Applied Physics

Light amid Disorder

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Science  08 Feb 2008:
Vol. 319, Issue 5864, pp. 699
DOI: 10.1126/science.319.5864.699c

In semiconductors, the concept of an energy gap that separates conducting electrons from localized valence states is fundamental to understanding the materials' optical and electronic properties. Researchers discovered in the 1980s that photons can behave in a similar way: Optical materials fabricated with just the right periodic structures exhibit energy (or frequency) regions where light passes through and other energy zones where transmission of light is blocked. Just as semiconductor band gaps lead to a wide range of useful technological properties, photonic band gaps can do the same for optical materials. Researchers have assumed that in order to produce the photonic band gaps, high-quality crystalline materials are required. Edagawa et al. present computational results showing that amorphous diamond without lattice periodicity can also exhibit strong photonic band gaps. The results challenge the traditional view that photonic band gaps are strictly a consequence of Bragg reflection and interference in which electromagnetic waves are scattered from various planes formed by a periodic atomic lattice. Thus, a range of photonic band gap systems could potentially be synthesized from materials such as polymers, proteins, and colloids that lend themselves naturally to amorphous structures. — DV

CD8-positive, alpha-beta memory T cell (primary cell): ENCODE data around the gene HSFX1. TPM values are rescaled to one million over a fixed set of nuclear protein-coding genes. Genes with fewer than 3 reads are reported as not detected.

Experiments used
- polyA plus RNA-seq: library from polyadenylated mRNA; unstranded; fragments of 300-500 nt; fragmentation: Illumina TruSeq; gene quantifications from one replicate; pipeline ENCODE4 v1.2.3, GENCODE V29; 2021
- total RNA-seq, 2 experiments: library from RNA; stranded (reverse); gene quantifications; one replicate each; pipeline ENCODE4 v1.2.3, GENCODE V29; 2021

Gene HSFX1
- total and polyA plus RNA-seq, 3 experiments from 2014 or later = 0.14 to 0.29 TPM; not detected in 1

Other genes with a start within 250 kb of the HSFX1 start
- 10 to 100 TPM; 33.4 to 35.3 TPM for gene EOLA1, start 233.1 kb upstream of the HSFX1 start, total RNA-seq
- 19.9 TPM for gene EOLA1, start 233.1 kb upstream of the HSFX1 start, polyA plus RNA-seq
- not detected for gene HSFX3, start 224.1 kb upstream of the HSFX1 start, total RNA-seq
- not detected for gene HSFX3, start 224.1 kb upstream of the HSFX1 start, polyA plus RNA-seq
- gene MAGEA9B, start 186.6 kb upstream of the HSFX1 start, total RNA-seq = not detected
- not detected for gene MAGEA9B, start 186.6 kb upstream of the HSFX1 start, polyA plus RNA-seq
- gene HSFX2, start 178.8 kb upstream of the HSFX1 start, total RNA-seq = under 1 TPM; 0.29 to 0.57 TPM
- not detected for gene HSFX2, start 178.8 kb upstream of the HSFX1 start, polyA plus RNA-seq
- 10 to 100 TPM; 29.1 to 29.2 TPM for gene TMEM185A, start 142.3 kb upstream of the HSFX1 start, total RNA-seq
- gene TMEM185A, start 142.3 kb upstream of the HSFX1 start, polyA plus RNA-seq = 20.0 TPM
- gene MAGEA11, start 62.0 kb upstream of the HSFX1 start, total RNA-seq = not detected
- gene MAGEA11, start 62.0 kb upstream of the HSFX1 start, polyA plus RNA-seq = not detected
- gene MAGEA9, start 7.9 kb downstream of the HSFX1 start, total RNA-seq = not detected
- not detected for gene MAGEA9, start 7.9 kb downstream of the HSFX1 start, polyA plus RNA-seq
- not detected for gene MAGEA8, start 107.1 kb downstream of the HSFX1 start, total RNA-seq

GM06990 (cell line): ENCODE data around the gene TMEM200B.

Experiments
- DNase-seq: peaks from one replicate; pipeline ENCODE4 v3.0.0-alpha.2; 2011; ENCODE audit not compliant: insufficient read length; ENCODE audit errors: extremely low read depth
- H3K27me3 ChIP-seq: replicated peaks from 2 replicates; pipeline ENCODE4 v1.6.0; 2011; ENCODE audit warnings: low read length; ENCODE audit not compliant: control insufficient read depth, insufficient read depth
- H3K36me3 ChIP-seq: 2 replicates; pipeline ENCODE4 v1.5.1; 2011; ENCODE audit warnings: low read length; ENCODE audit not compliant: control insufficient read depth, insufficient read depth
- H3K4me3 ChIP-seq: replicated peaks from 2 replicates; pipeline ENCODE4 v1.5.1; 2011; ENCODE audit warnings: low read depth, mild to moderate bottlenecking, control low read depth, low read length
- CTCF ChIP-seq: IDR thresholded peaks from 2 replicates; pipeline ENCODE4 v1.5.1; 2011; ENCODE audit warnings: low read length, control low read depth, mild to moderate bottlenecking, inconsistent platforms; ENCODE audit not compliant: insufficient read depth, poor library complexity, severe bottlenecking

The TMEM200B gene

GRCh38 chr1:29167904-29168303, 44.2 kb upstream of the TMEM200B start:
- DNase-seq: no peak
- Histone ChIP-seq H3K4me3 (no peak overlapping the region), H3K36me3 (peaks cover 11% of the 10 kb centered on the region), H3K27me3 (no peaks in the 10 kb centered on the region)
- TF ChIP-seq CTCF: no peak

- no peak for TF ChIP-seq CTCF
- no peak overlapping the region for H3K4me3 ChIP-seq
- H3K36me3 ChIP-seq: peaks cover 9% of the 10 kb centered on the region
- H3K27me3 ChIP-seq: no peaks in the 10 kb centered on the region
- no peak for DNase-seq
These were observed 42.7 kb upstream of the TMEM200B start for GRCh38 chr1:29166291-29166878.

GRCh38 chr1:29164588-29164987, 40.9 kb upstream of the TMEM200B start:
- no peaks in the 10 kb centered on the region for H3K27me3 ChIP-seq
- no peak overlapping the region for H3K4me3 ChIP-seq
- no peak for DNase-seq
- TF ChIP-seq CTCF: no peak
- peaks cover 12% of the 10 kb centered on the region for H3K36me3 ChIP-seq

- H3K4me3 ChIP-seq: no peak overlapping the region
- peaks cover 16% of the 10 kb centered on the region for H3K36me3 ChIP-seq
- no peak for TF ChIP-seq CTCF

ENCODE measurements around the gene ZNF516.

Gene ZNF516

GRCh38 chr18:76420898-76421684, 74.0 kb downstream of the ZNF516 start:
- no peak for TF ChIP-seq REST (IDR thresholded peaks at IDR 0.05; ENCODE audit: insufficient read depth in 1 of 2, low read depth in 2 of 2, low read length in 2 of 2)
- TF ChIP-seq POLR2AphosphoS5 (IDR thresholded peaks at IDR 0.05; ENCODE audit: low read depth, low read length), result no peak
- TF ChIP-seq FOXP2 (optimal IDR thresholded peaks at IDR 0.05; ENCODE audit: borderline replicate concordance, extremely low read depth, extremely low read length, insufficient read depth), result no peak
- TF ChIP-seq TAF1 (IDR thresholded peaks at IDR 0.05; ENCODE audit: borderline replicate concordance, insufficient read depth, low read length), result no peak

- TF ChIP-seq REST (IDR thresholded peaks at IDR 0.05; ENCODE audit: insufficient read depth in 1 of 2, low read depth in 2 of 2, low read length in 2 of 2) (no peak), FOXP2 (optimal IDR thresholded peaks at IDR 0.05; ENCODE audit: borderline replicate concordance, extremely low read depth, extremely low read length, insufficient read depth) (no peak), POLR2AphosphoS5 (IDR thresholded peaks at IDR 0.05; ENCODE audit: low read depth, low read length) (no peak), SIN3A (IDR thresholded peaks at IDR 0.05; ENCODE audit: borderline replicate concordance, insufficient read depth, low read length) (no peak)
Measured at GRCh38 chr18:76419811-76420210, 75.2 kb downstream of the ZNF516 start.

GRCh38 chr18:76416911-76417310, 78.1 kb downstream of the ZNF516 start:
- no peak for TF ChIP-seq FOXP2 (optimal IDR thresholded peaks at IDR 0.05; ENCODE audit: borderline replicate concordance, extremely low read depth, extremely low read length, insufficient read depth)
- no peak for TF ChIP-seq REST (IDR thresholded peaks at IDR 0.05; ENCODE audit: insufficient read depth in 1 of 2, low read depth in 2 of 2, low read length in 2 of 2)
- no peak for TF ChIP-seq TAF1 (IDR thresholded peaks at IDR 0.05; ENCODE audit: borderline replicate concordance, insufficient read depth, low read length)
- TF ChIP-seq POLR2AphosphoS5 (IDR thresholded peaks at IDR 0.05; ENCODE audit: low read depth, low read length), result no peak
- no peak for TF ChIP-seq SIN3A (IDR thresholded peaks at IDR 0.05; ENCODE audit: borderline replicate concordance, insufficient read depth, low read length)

Phys. Rev. Lett. 100, 13901 (2008).

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